In subsequent days, unidentified Justice and FBI officials told reporters that the e-mails provided by CREW were heavily redacted and that the group refused to provide unedited versions to the FBI. One law enforcement official -- speaking on the condition of anonymity to discuss an ongoing investigation -- also told The Washington Post the FBI believed that CREW may have received the e-mails as early as April and that the group refused to tell the FBI how they were obtained.
Melanie Sloan, CREW's executive director, said copies of the original e-mails she sent to an FBI agent show those assertions to be wrong. Sloan said the agent called to confirm receipt of the e-mails and to ask if one of the parties was Foley.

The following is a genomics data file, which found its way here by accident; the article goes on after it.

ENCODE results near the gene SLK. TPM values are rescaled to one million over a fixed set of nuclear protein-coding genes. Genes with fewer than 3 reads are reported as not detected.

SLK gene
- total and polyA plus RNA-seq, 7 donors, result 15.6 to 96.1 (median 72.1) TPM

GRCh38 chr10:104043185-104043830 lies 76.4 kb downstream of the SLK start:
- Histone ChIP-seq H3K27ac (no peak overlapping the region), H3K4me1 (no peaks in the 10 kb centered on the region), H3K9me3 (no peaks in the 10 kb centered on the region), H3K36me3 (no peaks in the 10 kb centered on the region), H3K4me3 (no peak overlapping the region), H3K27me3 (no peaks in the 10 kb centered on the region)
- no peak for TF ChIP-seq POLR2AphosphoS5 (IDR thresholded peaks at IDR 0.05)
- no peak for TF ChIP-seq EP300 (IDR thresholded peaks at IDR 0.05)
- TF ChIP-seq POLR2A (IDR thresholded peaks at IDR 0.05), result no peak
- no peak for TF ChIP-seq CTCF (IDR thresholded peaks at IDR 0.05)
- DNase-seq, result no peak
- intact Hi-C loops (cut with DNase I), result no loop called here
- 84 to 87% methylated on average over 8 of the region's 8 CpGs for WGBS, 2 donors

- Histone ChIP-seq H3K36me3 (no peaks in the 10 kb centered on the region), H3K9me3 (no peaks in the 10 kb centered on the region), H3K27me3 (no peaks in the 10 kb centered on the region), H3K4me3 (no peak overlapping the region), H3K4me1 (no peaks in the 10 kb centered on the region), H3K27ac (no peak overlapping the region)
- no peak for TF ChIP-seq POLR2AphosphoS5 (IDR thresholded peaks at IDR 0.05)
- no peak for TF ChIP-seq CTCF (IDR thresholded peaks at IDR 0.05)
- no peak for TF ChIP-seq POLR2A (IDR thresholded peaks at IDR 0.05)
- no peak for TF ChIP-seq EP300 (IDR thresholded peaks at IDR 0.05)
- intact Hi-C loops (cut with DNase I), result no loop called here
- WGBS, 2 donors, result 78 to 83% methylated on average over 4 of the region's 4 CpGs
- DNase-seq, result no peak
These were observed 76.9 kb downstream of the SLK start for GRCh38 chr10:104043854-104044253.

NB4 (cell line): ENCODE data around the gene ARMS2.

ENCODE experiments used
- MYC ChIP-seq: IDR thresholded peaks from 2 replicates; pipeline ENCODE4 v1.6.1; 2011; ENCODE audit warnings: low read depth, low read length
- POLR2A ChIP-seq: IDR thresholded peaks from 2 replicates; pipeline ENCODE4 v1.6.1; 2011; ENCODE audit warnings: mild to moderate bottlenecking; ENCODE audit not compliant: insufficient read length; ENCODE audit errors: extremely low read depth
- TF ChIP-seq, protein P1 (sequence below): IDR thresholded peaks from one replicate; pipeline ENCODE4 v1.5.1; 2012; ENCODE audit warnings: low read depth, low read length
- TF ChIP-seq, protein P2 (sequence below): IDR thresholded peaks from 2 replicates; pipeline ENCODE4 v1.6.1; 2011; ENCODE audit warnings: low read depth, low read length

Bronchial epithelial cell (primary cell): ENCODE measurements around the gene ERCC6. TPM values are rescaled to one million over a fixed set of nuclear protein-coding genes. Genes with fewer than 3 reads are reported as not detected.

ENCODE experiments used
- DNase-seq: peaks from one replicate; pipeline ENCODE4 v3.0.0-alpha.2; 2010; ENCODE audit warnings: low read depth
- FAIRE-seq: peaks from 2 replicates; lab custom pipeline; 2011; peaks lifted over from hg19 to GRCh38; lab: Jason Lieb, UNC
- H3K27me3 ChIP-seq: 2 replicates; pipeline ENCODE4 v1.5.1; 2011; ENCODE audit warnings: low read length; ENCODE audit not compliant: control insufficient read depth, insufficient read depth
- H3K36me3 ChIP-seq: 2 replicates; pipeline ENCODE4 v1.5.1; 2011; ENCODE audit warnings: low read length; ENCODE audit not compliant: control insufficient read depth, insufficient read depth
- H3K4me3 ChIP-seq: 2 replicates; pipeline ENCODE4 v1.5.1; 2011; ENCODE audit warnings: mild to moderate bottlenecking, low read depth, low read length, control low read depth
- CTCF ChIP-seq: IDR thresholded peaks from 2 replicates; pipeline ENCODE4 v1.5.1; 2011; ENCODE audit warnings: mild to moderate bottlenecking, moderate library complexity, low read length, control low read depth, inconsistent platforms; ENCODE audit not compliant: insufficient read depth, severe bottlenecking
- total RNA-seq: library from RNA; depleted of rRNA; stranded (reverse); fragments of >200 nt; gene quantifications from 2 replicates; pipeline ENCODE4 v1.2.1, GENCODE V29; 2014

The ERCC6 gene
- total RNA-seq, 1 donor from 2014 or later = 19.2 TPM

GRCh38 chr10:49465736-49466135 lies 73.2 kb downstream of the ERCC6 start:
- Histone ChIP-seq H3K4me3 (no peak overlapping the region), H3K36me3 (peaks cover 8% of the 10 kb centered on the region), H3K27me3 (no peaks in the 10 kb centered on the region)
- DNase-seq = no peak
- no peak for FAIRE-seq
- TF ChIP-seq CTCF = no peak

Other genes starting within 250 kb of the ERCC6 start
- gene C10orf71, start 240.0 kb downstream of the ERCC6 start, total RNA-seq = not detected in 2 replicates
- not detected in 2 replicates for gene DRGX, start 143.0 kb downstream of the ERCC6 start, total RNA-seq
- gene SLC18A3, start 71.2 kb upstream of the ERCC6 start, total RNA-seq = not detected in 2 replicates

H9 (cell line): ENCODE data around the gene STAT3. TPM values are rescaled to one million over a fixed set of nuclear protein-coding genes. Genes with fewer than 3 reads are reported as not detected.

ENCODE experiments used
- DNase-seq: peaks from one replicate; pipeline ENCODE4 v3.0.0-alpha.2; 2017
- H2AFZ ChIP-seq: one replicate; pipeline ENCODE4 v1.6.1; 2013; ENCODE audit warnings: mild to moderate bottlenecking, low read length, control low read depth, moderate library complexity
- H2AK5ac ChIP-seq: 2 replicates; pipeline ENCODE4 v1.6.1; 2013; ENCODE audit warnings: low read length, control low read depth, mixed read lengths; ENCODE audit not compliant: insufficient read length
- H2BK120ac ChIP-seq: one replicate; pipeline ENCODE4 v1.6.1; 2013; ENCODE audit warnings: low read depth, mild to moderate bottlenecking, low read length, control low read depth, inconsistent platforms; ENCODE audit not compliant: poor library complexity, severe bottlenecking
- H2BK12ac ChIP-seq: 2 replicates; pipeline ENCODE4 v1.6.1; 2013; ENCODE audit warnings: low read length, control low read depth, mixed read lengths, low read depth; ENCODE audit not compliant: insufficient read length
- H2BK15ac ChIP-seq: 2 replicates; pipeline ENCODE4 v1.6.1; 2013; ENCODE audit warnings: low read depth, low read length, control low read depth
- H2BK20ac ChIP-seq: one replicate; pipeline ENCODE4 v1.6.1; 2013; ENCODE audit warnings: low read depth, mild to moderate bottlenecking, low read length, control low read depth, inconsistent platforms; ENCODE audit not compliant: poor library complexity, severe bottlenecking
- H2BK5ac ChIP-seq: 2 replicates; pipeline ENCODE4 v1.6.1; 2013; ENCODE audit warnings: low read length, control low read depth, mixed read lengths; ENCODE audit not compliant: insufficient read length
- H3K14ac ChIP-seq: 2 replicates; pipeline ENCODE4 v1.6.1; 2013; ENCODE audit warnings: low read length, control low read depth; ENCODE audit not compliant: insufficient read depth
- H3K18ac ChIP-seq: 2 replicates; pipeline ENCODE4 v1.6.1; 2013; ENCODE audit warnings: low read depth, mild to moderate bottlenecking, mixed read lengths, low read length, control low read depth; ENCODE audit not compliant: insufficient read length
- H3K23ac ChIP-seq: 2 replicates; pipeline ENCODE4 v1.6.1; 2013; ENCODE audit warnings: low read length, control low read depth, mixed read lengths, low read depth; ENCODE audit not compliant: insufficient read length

Sloan said the group sent unedited e-mails to the FBI because "we wanted them to commence an investigation. We're sort of outraged that they're saying anything differently." The group has asked Fine's office to look into the FBI's assertions.
Justice Department spokesman Brian Roehrkasse declined to comment on that issue but defended the FBI's handling of the original e-mails: "The e-mails, while inappropriate, did not contain a criminal predicate to allow the FBI to move forward in an investigation."
Pelosi thinks that this is all to her advantage, and if the Democrats emerge from the elections with a majority, she thinks she's the one to clean up the House. Don't get carried away Nancy. You haven't won anything yet, nor have you actually provided any substantive ideas other than "we're not the big bad GOP" on the key issues of the day - terrorism, Iraq, and national security. It doesn't look good when the Democrat leaders in the House are all angling for various investigations, including impeachment hearings.